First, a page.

Republicans accused of attempting to ban young voters

The problem with “foolish” young voters, says a New Hampshire Republican, is that “they don’t have life experience and they just vote their feelings.”

WASHINGTON — The problem with “foolish” young voters, says a New Hampshire Republican, is that “they don’t have life experience and they just vote their feelings.”

“Voting as a liberal — that’s what kids do,” House Speaker William O’Brien said at a recent Tea Party event in recorded remarks that have caused a sensation this week in the United States.

Republicans are apparently so vexed by those young Democratic voters that they’re intent on passing two bills in the New Hampshire legislature.

One would allow students to cast ballots in their college towns only if they live there permanently, or if their parents do, requiring all other young voters to vote where they came from, even if it’s across the continent.

The rationale seemed to have been provided recently by another New Hampshire Republican, Gregory Sorg, who said taxpaying citizens in college towns are seeing their votes “diluted or entirely cancelled by those of a huge, largely monolithic demographic group … composed of people with a dearth of experience and a plethora of the easy self-confidence that only ignorance and inexperience can produce.”

Another New Hampshire bill would end same-day voter registration in New Hampshire. O’Brien says that practise leads to hordes of students descending upon polling stations on voting day, creating the potential for voter fraud.

The story went viral earlier this week when it appeared on the front page of the Washington Post.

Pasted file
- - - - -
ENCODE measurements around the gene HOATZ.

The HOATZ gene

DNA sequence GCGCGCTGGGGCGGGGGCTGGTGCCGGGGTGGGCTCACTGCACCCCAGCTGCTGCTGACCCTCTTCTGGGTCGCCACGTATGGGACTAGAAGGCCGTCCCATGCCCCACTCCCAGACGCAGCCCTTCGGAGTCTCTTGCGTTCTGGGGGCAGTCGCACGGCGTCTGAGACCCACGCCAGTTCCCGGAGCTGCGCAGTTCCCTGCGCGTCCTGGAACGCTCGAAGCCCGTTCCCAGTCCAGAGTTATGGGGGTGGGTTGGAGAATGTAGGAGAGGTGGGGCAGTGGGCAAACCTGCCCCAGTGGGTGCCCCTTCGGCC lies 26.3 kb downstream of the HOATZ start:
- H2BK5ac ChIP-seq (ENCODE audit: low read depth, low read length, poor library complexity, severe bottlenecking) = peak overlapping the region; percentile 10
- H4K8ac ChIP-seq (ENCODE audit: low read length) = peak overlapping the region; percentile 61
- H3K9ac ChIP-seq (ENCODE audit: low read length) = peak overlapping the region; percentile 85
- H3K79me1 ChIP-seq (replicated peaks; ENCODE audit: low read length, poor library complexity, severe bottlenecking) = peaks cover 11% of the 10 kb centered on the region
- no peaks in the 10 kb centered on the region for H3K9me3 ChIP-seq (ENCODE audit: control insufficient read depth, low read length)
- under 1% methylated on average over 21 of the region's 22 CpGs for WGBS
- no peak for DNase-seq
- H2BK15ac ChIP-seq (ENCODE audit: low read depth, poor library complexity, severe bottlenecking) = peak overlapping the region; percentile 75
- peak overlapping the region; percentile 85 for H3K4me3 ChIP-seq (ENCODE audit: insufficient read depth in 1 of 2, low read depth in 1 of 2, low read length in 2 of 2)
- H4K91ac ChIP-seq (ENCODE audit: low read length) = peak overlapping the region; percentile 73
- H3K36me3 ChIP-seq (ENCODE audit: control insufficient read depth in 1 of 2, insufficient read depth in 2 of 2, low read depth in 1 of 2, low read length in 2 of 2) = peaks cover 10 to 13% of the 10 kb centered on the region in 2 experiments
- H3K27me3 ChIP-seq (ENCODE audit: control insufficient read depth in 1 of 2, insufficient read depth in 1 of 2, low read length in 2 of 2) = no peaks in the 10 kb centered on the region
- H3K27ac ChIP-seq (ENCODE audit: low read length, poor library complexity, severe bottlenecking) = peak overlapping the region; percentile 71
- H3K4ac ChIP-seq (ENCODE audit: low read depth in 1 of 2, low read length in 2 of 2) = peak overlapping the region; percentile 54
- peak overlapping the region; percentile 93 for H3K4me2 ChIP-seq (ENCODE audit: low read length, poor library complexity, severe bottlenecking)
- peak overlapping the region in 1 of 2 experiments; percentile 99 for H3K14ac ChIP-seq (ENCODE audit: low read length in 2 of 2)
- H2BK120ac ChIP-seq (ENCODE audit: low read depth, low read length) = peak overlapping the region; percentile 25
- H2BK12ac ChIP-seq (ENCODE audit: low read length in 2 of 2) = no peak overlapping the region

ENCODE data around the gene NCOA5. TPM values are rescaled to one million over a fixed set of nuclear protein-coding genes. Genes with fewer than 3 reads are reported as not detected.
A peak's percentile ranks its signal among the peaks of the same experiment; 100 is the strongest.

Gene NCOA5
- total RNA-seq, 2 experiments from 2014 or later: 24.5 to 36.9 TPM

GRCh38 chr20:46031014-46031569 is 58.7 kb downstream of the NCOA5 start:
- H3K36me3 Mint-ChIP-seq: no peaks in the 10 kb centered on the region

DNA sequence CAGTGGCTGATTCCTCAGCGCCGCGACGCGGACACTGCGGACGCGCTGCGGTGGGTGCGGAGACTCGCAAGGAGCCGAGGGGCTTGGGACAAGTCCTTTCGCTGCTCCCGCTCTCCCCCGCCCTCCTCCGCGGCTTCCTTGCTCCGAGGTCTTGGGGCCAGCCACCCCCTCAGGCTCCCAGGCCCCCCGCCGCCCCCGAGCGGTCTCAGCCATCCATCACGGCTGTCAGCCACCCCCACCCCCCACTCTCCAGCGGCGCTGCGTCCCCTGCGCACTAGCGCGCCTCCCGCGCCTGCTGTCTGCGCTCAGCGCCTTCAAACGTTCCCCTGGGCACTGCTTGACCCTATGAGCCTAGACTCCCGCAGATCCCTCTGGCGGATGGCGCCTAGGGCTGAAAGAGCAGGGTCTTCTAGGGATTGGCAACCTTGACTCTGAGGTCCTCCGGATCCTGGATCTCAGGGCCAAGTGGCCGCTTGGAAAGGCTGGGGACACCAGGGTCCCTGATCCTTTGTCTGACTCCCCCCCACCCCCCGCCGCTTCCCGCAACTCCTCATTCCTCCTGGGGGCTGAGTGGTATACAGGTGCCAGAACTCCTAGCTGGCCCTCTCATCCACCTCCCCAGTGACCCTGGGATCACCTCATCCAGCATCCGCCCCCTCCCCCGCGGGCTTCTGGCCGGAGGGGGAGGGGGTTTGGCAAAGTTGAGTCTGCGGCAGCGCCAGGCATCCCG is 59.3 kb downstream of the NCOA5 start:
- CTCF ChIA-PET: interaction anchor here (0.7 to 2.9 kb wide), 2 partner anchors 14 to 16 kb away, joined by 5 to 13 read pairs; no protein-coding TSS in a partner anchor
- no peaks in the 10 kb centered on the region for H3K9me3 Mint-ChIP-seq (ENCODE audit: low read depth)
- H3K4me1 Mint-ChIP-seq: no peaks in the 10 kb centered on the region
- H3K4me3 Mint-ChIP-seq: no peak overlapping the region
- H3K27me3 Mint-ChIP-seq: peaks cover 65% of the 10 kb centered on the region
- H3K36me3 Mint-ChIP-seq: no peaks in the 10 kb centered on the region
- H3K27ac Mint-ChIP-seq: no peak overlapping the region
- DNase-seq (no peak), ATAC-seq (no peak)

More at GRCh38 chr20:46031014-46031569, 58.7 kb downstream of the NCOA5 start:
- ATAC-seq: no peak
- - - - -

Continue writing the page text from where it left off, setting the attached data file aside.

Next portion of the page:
As a result, Republicans in New Hampshire, which shares a tiny portion of its northern border with Quebec, have since been accused of attempting to quash democracy in order to stack the voter deck in their favour.

In response, Republicans are crying foul. The intent of two proposed voting reform bills, they say, is simply to crack down on voter fraud, not to disenfranchise young Democrats.

Changing the law “is not an idea targeting any political party or ideology,” O’Brien said in statement to the Post earlier this week.

Same-day registration “coupled with a lax definition of residency creates an environment in which people may be claiming residency in multiple locations.”

There’s just one problem with that explanation, says one expert on election law.

Numerous studies have shown that the type of voter fraud that New Hampshire Republicans are supposedly targeting is all but non-existent in the United States.

In what’s considered the most comprehensive study into the issue, Barnard College political scientist Lorraine Minnite concluded last year that extensive, intentional voter fraud is a myth.

“There’s lots more noise here than there is reality, there is lots more smoke than there is fire,” Justin Levitt, an associate professor of law at Loyola Law School in Los Angeles, said in an interview Tuesday.

“From what I’ve seen of these new bills, they’re not really aimed at fraud. There’s nothing illegal that’s been alleged. That students vote wrong does not seem a legitimate basis for electoral reform. That seems not only crazy, but dangerous.”